Later, another revelation came to Patrick.  In a dream, an angel told him to return to Ireland to convert the Irish from Druidism to Christianity.  Patrick then studied for many years to become a priest, and just as the angel had directed him, he returned to Ireland as a missionary.  In legend, he is said to have rid Ireland of snakes, and he famously used the Irish shamrock, with it's three small leaflets on one stalk, to explain the Christian Trinity - the threefold nature of God as Father, Son and the Holy Ghost.  In other stories, Patrick took the circle of the pagan sunwheel and added it to the cross, and this became the beautiful Celtic Cross, in which a circle joins together the four arms of the cross.  

Scientists, however, doubt that there were ever any snakes in Ireland, but the truth is perhaps more interesting than legend.  Snakes were used as a symbol of the Druid religion, and although Patrick most probably did not actually drive snakes from Ireland, he did displace the old Celtic religion, which is symbolized by the snakes.  As well, the shamrock, used by Patrick to explain the Holy Trinity, was first a mystic symbol of the Druids, and it was also connected to the Celtic Sun wheel.  Saint Patrick, scholars tell us, used the symbols, ideas, and practices of the Druids to help these pagans to understand and accept Christianity as a natural extension of their own religion.   Patrick was the world's most successful missionary; by the time of his death, almost all of Ireland had become Christian.   Moreover, he had accomplished this without bloodshed; no Christian martyrs died for their religion in converting the Irish.

Other traditions, legends, and stories related to Ireland and St. Patrick's Day are connected to the old Druid religion.  Leprechauns, the "little people" of the forest are described as fairies or elves, but perhaps they were Druid priests observing their nature-based practices.  The "luck of the Irish", lucky charms, and being lucky enough to find a Leprechaun's "pot o' gold" at the end of the rainbow are probably related to the magic of the Druids.  Druid traditions, folk tales, and beliefs lead from King Arthur's Merlin, through stories of the magic practices of witches and warlocks, right down to our modern-day warlock, Harry Potter.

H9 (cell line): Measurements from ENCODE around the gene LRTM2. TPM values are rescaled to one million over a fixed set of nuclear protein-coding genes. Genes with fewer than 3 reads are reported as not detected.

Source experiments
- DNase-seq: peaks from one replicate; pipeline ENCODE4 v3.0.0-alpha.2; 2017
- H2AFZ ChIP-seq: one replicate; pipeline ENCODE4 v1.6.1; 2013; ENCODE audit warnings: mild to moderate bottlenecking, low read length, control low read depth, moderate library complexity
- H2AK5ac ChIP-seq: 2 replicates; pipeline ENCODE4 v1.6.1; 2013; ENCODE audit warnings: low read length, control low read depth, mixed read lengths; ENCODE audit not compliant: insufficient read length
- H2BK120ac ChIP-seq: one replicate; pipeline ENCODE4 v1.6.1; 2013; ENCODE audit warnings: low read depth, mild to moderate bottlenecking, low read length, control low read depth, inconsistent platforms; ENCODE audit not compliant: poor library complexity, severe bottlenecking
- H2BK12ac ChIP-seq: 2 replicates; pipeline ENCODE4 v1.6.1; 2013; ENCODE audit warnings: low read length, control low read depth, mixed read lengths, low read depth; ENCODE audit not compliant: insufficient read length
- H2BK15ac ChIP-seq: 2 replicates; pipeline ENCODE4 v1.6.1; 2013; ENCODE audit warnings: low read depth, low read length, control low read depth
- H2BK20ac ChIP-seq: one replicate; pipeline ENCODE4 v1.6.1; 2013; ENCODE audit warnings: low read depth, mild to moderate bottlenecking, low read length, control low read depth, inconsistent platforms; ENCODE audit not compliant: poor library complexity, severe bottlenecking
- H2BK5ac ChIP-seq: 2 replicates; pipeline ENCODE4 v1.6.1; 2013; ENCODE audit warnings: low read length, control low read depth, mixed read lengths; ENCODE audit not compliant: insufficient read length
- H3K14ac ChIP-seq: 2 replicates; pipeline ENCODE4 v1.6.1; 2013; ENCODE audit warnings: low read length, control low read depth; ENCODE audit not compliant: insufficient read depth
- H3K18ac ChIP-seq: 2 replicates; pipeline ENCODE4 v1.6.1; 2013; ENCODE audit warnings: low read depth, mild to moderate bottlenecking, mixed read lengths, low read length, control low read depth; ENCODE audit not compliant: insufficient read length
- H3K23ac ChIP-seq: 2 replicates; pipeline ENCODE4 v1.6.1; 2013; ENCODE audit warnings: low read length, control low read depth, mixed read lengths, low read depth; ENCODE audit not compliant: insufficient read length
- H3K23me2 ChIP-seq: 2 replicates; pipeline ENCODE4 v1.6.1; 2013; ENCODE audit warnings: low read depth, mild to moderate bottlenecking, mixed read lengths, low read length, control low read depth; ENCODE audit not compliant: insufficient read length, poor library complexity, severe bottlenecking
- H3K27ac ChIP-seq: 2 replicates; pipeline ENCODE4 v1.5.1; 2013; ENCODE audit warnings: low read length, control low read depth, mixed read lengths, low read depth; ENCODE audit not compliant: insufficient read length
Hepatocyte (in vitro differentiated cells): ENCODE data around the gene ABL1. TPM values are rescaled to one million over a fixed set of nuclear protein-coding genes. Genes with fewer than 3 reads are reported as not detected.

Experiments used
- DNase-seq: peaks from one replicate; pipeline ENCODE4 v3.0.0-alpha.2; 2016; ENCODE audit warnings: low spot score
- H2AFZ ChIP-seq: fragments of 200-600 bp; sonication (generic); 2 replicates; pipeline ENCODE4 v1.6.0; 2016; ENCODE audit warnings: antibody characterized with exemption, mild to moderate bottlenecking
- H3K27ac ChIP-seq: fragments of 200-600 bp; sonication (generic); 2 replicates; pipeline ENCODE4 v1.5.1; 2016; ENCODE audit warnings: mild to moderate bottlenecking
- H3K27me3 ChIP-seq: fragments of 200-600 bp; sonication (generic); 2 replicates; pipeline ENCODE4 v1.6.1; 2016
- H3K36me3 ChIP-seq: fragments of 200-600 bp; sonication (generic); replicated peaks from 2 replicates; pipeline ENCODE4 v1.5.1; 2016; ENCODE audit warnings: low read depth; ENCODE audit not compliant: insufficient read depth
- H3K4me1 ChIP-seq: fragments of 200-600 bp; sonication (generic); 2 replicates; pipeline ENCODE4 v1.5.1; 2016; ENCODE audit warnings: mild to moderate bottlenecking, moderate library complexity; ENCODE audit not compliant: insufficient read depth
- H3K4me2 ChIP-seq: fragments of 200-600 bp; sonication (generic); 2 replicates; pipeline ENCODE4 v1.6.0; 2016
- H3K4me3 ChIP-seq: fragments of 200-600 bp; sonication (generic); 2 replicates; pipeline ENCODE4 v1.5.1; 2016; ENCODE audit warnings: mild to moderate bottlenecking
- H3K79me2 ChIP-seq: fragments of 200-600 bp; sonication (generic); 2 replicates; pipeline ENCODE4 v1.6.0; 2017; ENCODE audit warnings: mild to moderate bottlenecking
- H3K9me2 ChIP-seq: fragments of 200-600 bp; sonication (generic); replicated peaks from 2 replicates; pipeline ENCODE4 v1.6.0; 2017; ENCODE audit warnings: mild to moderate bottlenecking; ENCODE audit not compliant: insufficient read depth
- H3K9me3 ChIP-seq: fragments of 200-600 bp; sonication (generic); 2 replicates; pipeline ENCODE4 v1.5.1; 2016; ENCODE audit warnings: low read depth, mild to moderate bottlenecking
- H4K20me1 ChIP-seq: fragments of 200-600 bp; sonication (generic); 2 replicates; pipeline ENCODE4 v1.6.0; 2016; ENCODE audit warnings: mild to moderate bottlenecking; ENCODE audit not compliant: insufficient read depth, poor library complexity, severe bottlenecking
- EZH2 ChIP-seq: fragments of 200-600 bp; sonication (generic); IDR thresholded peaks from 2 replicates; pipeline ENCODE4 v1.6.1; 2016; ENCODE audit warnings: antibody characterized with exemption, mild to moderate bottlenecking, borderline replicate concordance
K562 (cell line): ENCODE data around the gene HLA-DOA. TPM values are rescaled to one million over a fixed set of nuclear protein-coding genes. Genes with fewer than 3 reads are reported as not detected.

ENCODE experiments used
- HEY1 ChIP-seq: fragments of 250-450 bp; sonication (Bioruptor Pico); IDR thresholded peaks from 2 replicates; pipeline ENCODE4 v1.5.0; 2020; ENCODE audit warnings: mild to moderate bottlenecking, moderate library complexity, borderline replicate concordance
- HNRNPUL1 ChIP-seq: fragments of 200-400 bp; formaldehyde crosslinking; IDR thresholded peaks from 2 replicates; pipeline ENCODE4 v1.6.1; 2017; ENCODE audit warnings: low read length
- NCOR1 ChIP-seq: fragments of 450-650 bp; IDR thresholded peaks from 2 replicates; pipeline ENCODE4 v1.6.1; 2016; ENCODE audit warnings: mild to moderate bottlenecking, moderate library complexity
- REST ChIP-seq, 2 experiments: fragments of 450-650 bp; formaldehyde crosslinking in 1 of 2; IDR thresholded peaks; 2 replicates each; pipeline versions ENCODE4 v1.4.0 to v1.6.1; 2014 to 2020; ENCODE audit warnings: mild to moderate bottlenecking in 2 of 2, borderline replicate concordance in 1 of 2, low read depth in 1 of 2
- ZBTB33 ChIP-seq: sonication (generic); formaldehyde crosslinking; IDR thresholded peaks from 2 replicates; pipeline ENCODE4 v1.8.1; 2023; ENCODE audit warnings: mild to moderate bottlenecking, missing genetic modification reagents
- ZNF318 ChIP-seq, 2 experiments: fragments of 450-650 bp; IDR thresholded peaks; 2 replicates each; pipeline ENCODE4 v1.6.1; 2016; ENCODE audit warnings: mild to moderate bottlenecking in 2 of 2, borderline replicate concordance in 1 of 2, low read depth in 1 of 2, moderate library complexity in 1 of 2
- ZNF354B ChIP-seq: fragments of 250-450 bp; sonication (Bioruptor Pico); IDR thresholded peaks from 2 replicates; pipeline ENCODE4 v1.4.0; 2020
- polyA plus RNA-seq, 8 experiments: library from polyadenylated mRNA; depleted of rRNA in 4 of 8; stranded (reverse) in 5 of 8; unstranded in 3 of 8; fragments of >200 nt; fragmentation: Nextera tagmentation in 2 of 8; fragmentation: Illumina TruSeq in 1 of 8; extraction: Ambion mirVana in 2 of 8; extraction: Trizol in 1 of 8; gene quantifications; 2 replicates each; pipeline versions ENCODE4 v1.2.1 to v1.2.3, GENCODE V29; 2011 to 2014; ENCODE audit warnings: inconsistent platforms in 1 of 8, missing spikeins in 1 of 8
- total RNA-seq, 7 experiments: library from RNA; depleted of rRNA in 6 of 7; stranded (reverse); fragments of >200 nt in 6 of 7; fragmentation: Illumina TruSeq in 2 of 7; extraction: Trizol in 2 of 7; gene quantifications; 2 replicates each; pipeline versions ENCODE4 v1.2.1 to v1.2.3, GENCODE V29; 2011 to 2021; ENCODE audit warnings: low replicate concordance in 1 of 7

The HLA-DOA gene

Saint Patrick's Day, March 17th , takes place during the Christian time of Lent, the forty sombre days leading up to Easter.  Christians were supposed to fast and avoid any festivities, and in modern times people give up something they enjoy for Lent, as a way to bring themselves closer to God.  In Ireland, starting in the middle ages, the Irish escaped the solemn practices of Lent for one day in order to celebrate St. Patrick's Day.  This is when the happy celebrations of St. Patrick's Day in pubs and parties really began.

With the spread of Irish immigrants around the world, especially during the Irish potato famine in the 1840's, Irish traditions and celebrations have spread around the world.  St. Patrick's Day celebrations have been taking place in North America since 1737 in Boston and since 1762 in New York.  In Canada, there has been a St. Patrick's Day Parade every year since 1824.  

Everyone, everywhere can join the festivities to celebrate the patron saint of Ireland and celebrate Irish culture by the wearing of the green, by watching a "St. Paddy's" day parade, or simply by raising a glass or two of green beer or Guinness in a pub.  

On St. Patrick's Day, they say, everyone is Irish.